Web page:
Last night, I didn’t want to hear about re-election bids or Bush or political victories. The first thing Obama did last night before he gave his speech was call Presidents Bush and Clinton to let them know. Bush issued a statement congratulating the military and the intelligence community. House Majority Leader Eric Cantor and other Congressman praised the efforts. Today, even politicians are united.
Travel can change the world
I hate politics. I really do. I don’t care what party it is. I’m not an anarchist (as it was suggested last night in a discussion on this) but I don’t believe that politicians are altruistic in their motives. Politicians want to benefit themselves and enjoy the money and power. It’s always a battle to win a victory over the other side – and often at the expense of the people for which they are governing.
Many years ago, serving your country in government was an honor and a sacrifice – not a career to pad your wallet and boost your ego. I don’t believe the government has my best interest at heart.
Look around the world – most wars are started by governments and we are taught to hate people in another country we don’t even know. Today, the US and Iran are rivals. As a result, many Americans may hate the people of Iran – people they have never met or know anything about. Sadly, many people may not recognize that we may have more in common than we think and we don’t need to hate each other just because our governments are in conflict (read more about the Iranian people in Rick Steves visit to Iran).
Politics won’t change the world. People do – one person at a time. Two thousand years ago, Jesus started a revolution based on love – not politics, government, or war. Mother Teresa gave her life to help and serve people that were “unlovable”. And ever year, people travel the world and reach out to others in an attempt to break down cultural barriers and walls.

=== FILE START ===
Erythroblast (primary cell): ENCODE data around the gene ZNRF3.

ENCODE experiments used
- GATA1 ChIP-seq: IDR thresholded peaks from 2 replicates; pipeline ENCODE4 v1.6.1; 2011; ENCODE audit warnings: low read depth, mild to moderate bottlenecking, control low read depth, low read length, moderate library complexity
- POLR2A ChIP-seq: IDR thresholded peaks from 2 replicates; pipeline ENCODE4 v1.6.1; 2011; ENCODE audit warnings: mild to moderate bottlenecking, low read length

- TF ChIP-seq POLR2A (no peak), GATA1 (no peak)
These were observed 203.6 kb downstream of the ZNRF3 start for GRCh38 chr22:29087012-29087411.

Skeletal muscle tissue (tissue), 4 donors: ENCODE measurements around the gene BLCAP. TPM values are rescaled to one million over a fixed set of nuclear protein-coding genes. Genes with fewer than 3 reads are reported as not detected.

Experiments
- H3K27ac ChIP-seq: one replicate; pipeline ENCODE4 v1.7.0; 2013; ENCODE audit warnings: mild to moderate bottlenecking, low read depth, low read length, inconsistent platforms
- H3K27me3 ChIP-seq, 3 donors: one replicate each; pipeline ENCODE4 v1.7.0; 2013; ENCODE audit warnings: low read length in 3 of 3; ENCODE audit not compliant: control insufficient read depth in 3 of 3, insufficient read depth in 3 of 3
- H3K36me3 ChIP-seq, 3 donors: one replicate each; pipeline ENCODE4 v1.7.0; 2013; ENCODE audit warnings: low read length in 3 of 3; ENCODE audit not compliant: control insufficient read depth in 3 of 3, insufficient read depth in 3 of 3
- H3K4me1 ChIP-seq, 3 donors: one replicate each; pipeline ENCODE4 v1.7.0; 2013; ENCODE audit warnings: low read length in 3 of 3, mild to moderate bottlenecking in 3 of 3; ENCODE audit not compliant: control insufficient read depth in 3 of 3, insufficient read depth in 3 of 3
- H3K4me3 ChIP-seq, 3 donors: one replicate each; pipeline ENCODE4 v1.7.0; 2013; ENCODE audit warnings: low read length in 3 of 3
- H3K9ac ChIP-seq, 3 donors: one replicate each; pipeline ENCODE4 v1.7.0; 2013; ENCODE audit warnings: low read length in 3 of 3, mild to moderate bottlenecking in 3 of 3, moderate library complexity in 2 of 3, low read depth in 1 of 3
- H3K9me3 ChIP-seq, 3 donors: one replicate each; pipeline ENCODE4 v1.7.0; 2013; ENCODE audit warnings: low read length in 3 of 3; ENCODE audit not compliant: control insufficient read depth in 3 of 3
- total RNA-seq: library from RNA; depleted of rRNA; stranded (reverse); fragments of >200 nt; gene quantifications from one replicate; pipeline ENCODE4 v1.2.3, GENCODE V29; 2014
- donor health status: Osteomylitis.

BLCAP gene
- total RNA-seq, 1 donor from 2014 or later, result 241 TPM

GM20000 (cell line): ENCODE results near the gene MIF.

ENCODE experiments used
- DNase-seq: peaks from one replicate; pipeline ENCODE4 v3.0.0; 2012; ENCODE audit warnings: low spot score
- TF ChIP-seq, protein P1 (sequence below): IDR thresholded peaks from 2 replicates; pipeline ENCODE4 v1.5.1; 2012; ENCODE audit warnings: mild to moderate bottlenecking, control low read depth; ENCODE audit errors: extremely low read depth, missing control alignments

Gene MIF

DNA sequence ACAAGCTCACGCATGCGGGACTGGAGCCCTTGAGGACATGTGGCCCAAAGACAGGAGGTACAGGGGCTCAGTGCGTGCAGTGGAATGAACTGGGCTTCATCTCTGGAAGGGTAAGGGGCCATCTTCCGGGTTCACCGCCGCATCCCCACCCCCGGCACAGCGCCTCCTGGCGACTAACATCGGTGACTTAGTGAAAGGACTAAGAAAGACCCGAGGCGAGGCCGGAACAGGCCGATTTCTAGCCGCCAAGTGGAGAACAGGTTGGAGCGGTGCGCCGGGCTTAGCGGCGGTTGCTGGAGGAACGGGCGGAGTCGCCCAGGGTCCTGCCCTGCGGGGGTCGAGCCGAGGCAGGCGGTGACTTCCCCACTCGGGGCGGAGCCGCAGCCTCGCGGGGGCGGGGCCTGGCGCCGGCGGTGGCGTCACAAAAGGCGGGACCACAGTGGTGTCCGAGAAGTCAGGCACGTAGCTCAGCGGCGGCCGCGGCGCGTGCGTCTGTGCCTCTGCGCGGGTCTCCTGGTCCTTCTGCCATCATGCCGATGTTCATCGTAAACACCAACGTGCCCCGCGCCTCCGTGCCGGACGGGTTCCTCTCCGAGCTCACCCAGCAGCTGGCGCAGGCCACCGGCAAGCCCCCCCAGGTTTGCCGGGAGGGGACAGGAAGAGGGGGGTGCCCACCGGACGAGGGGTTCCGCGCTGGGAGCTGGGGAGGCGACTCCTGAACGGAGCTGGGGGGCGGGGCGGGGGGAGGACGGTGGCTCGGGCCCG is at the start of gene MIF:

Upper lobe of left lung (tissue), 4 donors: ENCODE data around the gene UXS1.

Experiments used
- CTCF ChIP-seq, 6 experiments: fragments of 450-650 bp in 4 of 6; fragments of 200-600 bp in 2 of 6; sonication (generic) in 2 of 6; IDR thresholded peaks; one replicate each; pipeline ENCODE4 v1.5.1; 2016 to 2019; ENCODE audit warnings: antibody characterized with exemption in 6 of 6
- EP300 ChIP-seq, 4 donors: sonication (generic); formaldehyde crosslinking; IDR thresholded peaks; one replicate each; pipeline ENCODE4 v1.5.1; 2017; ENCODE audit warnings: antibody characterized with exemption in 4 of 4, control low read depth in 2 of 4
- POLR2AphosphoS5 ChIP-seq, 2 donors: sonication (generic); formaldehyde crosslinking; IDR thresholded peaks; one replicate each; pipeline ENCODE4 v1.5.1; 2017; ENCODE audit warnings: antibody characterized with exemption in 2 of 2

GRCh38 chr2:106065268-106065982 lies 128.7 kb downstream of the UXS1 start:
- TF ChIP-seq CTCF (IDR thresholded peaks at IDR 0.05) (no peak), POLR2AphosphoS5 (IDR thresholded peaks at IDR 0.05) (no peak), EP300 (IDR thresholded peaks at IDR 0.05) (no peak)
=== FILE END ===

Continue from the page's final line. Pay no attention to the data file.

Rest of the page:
It’s people like Charyn Pfeuffer, Shannon O’Donnell, and Kent and Caanan that seek to make a difference in the world as they volunteer through travel. It’s people like you who seek to volunteer where you live (check out my walk in the March for Babies this weekend) or embrace a culture so different than your own when you travel. It’s about connecting with locals and building relationships that make the best travel memories.
It’s why I focus on giving back through travel and how the stories of Charyn, Shannon, and Kent and Caanan will be shared to inspire and encourage. The government can give people handouts but they can’t give a hug. The government can declare war but it can’t replace the warmth of the human touch.
Those who expect peace to come through government and politics have a false hope and will wait the rest of their lives. Hope, change, and peace comes one person at a time through love. What an opportunity we have to do this with people of all races, color, religion, and culture through travel.
Today, we remember bin Laden’s death. Yet people all over the world loving one another in spite of our differences can make a far greater impact than all of the evil this man did. Travel can change the world – one person at a time.